U.S. investigators barred from prison

March 17, 1995|By Kate Shatzkin | Kate Shatzkin,Sun Staff Writer

State prison officials are refusing to let U.S. Department of Justice investigators into Maryland's only supermaximum security prison until the federal government details the complaints it has received about conditions there.

Federal investigators were to visit the Maryland Correctional Adjustment Center, known as Supermax, this week as part of a probe into allegations of harassment, beatings by correctional officers and inhumane conditions.

The inquiry is to examine whether the state's operation of the prison violates the constitutional rights of inmates, and could result in a lawsuit to require improvements.

But state Assistant Attorney General Stuart M. Nathan called off the visit in a letter to Justice Department lawyers, saying he believed "the spirit" of federal law requires them to be more specific before the state has to let anybody into the prison near downtown Baltimore.

Federal investigators must provide details of the incidents and names of those involved before prison officials will talk about rescheduling the visit, Mr. Nathan said.

"I don't think it's anything out of the ordinary to expect that when someone wants to do an investigation, that they share with you the specifics of what they want to investigate," he said.

Justice Department spokesman Myron Marlin said the agency is "working with" the state in hopes of proceeding with its investigation. He noted, however, that as a matter of policy, the department does not reveal the names of people who make complaints.

The Maryland Division of Correction may be able to keep investigators out of the prison for some time.

A federal judge in Michigan last year refused to require that state's prison officials to give federal investigators access to two prisons for women. The Justice Department has continued its investigation there by talking to inmates during visiting hours.

The department in that case had received complaints that male officers were sexually assaulting female prisoners, and that the women had trouble getting medical care.

"Supermax" opened in 1989 to hold up to 288 inmates whom prison officials found too violent, prone to escape or simply troublesome to be kept anywhere else. Inmates spend all but an hour a day alone in their 65-square-foot cells, receiving food trays through a slot in the door and being escorted by two officers everywhere they go.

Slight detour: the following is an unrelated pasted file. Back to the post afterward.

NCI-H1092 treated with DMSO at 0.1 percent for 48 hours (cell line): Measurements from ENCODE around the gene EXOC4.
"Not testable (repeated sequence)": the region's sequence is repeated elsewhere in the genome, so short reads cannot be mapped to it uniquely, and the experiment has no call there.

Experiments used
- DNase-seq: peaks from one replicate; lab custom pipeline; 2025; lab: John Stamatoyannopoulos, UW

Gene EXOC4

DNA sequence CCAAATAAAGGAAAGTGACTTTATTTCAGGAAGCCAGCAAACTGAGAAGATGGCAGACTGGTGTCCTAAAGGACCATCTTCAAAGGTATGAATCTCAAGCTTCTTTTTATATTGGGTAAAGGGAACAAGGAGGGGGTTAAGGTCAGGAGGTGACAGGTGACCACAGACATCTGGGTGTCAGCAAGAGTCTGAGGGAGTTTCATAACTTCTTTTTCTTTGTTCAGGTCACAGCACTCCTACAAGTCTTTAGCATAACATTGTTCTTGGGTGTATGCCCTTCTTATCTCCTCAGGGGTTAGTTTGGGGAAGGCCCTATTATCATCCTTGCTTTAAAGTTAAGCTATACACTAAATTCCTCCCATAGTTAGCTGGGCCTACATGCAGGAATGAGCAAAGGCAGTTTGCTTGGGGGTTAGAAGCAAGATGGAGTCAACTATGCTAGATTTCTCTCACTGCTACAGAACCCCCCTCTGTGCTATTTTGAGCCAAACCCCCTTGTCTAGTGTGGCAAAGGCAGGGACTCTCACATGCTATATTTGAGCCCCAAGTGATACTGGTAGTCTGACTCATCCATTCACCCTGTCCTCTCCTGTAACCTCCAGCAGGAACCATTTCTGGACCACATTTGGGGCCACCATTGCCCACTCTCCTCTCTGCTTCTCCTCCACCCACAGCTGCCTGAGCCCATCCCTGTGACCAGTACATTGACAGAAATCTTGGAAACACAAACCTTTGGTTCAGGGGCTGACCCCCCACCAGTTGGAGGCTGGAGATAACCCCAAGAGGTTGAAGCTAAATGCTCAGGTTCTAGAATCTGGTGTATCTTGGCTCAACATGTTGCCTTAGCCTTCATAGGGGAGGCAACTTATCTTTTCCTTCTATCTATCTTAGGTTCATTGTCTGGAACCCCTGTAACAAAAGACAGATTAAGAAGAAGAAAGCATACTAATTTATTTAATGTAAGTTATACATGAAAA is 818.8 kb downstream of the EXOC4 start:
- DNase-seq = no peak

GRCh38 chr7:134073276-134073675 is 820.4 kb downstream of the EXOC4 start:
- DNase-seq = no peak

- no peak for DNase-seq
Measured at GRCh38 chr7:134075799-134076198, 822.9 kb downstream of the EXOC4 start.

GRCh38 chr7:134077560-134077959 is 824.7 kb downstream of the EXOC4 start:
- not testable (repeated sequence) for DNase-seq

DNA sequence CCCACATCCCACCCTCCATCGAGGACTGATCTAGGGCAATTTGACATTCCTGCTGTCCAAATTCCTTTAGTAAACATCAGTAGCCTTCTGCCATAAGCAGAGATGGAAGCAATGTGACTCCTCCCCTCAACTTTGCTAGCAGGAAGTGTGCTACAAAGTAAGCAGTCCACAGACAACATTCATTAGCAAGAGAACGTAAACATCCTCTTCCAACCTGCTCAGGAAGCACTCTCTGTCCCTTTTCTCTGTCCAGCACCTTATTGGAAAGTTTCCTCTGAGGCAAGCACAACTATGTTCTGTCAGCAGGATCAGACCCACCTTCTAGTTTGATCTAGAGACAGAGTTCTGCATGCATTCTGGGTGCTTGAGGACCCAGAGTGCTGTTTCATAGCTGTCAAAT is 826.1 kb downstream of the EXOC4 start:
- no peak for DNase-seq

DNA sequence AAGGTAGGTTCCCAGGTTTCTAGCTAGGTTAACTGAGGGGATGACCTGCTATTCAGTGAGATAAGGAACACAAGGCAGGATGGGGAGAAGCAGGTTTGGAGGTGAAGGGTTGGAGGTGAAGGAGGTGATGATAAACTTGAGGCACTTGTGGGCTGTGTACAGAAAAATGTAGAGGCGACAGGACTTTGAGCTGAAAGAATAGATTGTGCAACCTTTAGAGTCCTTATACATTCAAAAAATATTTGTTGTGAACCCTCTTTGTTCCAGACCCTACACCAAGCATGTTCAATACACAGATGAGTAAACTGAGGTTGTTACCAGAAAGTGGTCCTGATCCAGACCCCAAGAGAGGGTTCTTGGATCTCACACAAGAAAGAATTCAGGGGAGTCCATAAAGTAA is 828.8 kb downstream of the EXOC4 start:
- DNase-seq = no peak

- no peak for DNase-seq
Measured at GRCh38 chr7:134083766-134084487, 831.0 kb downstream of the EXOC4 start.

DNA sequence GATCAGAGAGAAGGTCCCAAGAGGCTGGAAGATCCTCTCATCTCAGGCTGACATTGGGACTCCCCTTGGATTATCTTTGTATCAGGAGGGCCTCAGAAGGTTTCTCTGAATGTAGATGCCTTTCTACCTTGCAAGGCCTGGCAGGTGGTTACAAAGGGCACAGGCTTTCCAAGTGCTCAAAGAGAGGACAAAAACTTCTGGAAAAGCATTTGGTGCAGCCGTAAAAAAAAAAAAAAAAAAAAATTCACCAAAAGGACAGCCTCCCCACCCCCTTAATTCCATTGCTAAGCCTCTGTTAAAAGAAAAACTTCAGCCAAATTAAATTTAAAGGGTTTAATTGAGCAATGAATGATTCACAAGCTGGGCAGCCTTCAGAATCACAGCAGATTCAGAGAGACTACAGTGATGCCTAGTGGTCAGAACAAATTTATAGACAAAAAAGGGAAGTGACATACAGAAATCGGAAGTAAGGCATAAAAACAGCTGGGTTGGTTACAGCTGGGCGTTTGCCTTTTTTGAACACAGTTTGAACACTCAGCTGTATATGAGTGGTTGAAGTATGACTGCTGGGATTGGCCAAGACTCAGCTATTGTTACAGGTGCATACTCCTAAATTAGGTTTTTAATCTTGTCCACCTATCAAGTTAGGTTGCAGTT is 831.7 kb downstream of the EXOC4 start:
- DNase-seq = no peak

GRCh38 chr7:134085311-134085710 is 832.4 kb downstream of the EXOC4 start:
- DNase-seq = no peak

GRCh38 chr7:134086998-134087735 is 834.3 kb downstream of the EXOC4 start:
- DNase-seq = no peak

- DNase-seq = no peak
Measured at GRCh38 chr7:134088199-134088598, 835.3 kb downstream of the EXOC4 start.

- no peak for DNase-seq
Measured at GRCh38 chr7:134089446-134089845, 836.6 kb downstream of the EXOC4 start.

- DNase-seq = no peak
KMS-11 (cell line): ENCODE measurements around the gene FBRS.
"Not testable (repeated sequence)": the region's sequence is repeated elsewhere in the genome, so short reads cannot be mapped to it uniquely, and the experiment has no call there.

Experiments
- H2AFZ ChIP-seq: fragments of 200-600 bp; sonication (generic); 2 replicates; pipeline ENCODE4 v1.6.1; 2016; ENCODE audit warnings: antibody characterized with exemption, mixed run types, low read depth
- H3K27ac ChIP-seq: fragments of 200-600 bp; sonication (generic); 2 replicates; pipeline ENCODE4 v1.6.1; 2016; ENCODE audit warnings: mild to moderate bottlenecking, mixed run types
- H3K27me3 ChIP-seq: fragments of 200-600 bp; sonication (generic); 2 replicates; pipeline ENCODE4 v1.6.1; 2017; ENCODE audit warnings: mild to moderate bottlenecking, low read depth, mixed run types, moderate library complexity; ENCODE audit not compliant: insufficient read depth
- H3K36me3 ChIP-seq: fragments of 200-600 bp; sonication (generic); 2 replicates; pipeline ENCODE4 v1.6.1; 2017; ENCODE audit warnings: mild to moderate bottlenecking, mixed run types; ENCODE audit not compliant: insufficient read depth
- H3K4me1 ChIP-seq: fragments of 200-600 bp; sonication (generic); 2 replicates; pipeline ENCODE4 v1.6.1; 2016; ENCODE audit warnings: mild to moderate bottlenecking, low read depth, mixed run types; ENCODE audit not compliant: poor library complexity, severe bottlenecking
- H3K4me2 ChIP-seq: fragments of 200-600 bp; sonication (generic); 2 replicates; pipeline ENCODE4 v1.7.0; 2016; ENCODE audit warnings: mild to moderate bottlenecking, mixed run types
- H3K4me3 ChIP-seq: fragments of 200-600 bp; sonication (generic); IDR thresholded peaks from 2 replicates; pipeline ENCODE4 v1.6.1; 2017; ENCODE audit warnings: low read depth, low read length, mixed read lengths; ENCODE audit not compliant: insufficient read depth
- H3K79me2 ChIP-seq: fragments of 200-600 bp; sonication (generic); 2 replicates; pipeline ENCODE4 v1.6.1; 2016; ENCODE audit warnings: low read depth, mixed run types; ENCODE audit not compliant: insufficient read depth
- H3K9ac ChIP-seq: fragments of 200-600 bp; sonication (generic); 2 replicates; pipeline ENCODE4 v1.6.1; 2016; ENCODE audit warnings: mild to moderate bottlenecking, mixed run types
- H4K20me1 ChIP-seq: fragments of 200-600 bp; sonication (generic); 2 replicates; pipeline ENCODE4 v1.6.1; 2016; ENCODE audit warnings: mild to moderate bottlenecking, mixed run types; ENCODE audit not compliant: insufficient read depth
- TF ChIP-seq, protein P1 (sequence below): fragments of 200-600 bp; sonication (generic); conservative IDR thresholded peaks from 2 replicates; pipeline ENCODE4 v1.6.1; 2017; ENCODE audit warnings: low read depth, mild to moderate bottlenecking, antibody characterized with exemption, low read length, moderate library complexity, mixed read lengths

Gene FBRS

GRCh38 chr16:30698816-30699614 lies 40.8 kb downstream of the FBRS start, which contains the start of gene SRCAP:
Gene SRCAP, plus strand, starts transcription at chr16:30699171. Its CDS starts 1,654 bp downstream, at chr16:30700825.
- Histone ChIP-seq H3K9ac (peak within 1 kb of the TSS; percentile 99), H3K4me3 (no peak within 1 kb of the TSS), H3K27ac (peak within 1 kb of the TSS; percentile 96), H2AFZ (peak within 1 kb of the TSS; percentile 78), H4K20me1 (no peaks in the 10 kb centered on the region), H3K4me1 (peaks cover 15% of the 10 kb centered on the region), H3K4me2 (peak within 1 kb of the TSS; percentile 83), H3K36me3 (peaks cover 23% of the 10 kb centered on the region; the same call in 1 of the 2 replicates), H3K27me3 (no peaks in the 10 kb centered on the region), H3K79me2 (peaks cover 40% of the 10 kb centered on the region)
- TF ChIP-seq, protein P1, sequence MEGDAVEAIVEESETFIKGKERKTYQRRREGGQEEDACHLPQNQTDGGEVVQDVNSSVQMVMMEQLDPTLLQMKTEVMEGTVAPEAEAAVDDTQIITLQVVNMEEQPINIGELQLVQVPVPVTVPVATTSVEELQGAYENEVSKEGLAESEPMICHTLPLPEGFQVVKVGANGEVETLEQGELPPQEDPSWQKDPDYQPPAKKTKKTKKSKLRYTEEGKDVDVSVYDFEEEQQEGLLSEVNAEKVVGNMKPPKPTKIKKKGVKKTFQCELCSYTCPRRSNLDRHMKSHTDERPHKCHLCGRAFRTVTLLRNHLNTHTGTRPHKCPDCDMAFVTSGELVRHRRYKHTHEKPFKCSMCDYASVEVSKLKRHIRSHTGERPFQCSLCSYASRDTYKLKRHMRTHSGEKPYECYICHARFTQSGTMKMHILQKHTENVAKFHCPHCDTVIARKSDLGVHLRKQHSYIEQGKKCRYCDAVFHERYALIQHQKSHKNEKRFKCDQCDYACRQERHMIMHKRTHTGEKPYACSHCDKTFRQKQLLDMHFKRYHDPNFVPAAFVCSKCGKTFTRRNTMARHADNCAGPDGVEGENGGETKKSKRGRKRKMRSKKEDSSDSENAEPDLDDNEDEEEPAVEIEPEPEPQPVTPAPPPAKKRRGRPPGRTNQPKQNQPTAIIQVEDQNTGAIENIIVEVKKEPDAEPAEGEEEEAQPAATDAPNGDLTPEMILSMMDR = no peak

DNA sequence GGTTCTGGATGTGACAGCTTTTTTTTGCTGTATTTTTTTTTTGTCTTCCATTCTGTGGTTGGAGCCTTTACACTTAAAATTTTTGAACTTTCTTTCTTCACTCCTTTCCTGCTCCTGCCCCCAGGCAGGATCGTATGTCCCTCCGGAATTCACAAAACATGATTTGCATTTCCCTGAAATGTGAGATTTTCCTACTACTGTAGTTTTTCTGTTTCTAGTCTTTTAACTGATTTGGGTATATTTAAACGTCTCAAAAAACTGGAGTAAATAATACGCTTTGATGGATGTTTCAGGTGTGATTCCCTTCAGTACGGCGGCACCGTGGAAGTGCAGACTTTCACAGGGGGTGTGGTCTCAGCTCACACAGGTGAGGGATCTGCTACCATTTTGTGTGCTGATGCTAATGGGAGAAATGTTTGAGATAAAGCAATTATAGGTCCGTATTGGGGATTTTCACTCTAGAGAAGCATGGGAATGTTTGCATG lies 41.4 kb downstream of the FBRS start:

The federal inquiry began after members of the Maryland Committee for Responsible Corrections Policy, a loosely knit group of prison reform advocates, visited the Justice Department last summer with complaints of beatings, trouble getting medical care, and harassment from correctional officers.

Mr. Nathan said specifics would help the state investigate complaints independently and police its own system better.

"We get hundreds and hundreds of lawsuits every year from inmates who aren't afraid to complain," he said.

A member of the group that requested the federal probe said the state's stance is "an illustration of why the investigation is needed.

"They don't want anybody looking over their shoulder," said Jake Terpstra, a friend of a Supermax prisoner. "Anytime there's a closed system, people should be concerned because there probably are reasons they don't want it be open."

Mr. Nathan said: "There's nothing to hide. By no means is anyone shutting the door in their face."

Frank M. Dunbaugh, a former Justice Department civil-rights lawyer who now represents inmates in a case against the Baltimore City Detention Center, said the Justice Department could file a lawsuit first, then get access to information through the legal discovery process.

"The only question is what they need for a foothold to get in the door and file a case," Mr. Dunbaugh said.

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